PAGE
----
This might be problematic if ReadDocumentFromSourceStore is an I/O operation on a device that performs badly on parallel access.

For example, ReadDocumentFromSourceStore might be reading the document from a simple Hard Disk Drive (HDD). When reading from the HDD in parallel, the disk might need to read data from different locations. Moving from one location to another in HDDs is slow because the physical head in the disk needs to move.

On the other hand, if we are reading a single file at a time, it is more likely that the contents of the file (or large segments of the file) are in the same physical location on the disk and therefore the disk takes less time moving the head.

You can read more about hard disk performance here:

To fix this issue, we can put a lock or a semaphore around the invocation of the ReadDocumentFromSourceStore method.

A lock would allow only one thread to invoke this operation at a time, and a semaphore will allow a predefined number of threads (specified in code) to invoke the method at a time.

The following example uses a semaphore to make sure that at any point of time, at most two threads will be invoking ReadDocumentFromSourceStore.

Semaphore semaphore = new Semaphore(2,2);

public void Process(string documentId)

    Document document;

        document = ReadDocumentFromSourceStore(documentId);

    var translatedDocument = TranslateDocument(document, Language.English);


Note: Limiting access to ReadDocumentFromSourceStore is a concern that can be extracted to its own decorator instead of being tangled with the processing code. In this article however, my focus is not on coding practices.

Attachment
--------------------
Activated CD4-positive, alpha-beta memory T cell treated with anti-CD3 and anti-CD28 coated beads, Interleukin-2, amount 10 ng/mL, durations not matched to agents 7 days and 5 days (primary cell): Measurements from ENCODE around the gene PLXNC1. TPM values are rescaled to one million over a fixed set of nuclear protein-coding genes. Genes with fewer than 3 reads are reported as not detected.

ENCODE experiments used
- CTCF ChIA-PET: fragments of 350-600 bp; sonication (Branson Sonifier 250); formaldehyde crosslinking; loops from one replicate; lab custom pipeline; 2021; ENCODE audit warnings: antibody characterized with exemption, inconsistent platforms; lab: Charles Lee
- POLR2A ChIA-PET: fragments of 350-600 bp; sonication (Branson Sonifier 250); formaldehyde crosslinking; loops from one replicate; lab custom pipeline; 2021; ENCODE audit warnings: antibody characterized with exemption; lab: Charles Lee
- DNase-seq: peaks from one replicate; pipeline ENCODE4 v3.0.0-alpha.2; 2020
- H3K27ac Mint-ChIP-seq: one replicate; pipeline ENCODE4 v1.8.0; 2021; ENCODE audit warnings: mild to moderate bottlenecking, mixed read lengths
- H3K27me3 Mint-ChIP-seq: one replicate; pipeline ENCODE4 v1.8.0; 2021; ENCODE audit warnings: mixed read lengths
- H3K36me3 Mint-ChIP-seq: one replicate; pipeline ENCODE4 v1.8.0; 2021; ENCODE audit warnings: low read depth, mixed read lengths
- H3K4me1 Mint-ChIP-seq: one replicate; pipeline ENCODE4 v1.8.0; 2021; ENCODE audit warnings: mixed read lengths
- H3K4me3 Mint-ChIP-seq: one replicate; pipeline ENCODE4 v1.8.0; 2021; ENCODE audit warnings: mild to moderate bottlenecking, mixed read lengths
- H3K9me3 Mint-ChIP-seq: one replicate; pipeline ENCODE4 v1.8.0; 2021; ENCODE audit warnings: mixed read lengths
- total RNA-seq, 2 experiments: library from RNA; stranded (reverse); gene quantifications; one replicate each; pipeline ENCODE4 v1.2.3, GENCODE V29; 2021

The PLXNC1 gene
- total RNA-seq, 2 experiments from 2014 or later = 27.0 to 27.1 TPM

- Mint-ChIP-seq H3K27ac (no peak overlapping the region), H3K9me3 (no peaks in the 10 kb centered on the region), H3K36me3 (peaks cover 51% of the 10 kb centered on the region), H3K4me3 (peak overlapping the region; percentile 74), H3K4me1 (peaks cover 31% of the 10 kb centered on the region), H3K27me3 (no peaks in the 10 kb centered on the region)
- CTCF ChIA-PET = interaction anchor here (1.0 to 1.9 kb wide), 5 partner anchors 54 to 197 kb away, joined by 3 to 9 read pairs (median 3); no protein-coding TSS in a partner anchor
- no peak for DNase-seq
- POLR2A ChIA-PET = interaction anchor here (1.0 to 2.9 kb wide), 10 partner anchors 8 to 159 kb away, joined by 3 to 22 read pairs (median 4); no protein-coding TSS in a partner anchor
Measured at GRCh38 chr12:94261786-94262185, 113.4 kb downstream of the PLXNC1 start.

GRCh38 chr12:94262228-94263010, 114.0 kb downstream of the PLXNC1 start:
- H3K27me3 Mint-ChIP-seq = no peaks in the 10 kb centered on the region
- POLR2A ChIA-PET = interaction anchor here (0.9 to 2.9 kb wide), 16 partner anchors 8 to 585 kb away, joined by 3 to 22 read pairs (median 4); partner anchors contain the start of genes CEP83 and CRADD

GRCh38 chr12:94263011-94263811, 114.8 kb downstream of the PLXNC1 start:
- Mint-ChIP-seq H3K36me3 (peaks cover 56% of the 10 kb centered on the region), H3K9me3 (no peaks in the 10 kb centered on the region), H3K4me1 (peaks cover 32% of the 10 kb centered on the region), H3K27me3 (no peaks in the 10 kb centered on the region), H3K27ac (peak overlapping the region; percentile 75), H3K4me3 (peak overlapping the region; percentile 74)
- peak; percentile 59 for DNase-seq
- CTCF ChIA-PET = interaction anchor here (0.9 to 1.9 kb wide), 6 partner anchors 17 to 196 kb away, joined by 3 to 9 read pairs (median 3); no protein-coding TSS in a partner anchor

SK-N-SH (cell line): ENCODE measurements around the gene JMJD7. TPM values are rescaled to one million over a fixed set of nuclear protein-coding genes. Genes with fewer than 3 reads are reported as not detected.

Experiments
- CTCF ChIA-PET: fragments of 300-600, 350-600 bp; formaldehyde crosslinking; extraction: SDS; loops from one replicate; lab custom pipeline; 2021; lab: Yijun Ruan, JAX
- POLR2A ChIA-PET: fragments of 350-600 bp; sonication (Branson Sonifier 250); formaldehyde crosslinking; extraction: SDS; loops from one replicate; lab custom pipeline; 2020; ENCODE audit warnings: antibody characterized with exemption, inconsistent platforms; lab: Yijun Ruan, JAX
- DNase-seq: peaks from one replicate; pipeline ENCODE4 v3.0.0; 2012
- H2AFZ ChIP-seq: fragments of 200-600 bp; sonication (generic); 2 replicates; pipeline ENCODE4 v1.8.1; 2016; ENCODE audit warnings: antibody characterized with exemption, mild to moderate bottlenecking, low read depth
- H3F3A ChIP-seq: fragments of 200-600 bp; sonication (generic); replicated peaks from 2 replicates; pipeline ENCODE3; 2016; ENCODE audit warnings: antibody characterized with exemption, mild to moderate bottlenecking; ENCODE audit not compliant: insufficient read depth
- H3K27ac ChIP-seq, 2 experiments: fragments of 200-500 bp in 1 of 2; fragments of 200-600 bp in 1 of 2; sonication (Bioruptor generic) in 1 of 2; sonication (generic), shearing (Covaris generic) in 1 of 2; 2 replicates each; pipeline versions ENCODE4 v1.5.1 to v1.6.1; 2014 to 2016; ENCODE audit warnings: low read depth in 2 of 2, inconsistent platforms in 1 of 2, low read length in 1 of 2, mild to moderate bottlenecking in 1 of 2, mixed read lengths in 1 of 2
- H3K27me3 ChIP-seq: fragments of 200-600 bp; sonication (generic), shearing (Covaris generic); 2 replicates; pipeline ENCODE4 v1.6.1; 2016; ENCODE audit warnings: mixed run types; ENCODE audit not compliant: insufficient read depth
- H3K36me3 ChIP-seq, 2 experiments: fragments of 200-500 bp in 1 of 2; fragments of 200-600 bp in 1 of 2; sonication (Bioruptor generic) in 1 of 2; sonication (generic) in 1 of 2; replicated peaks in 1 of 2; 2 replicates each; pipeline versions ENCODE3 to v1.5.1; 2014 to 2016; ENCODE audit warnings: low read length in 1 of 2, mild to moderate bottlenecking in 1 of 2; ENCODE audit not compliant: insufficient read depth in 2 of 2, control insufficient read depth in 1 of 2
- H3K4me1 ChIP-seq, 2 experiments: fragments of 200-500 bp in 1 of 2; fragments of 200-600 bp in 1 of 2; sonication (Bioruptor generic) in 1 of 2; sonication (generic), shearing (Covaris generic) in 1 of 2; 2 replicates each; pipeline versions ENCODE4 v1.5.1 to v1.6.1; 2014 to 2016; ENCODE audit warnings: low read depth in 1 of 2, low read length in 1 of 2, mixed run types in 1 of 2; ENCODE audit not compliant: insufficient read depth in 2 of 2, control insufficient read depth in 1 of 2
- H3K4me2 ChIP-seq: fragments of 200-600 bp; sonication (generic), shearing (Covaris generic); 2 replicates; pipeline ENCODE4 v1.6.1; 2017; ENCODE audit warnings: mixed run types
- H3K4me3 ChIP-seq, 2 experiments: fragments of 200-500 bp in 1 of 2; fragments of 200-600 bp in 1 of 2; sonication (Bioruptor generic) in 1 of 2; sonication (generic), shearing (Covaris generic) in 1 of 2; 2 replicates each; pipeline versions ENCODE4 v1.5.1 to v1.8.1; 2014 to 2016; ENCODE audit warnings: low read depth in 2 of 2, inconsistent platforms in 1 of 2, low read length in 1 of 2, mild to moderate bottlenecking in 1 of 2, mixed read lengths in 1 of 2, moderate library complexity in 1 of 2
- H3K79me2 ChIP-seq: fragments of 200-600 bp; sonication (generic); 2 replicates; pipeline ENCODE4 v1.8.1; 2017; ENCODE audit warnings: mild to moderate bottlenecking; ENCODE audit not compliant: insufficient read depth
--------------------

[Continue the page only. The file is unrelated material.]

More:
For more information about the Semaphore class, take a look at this reference:

For more information about locks in C#, take a look at this reference:

SaveDocumentToDestinationStore will probably also not be able to handle being called by eight threads in parallel. We can use a lock or a semaphore to also limit the number of threads that can access this method.

Ever changing execution times

When we use a lock or a semaphore, some threads will be blocked waiting for their turn to enter the protected section of the code, e.g. to call SaveDocumentToDestinationStore. In many cases, this makes a lot of sense.

Consider the following example:


In this example, each of the three operations takes 10 millisecond to complete. However, the SaveDocumentToDestinationStore method is protected with a lock to allow only one thread to call it (for reasons discussed in the previous section). Note that in this example, we assume that ReadDocumentFromSourceStore can be called from multiple threads without an issue.

Without the lock, each thread will process a document in 30 milliseconds (assuming all operations can be parallelized without an issue).

Now, with the lock, this is no longer true!

A thread would take 30 milliseconds plus the time it has to wait to obtain the lock (its turn to execute SaveDocumentToDestinationStore).

Instead of having the threads waiting and doing nothing, can we make them grab other document ids, read the documents and translate them?

The following figure illustrates this:


In this example, seven threads read and translate documents.

Each one of these threads will take one document id, call ReadDocumentFromSourceStore and TranslateDocument, then put the result of the translation into a queue and go back to process (read and translate) another document, etc. A dedicated thread will take documents from the queue and call SaveDocumentToDestinationStore and then go fetch another document from the queue, etc.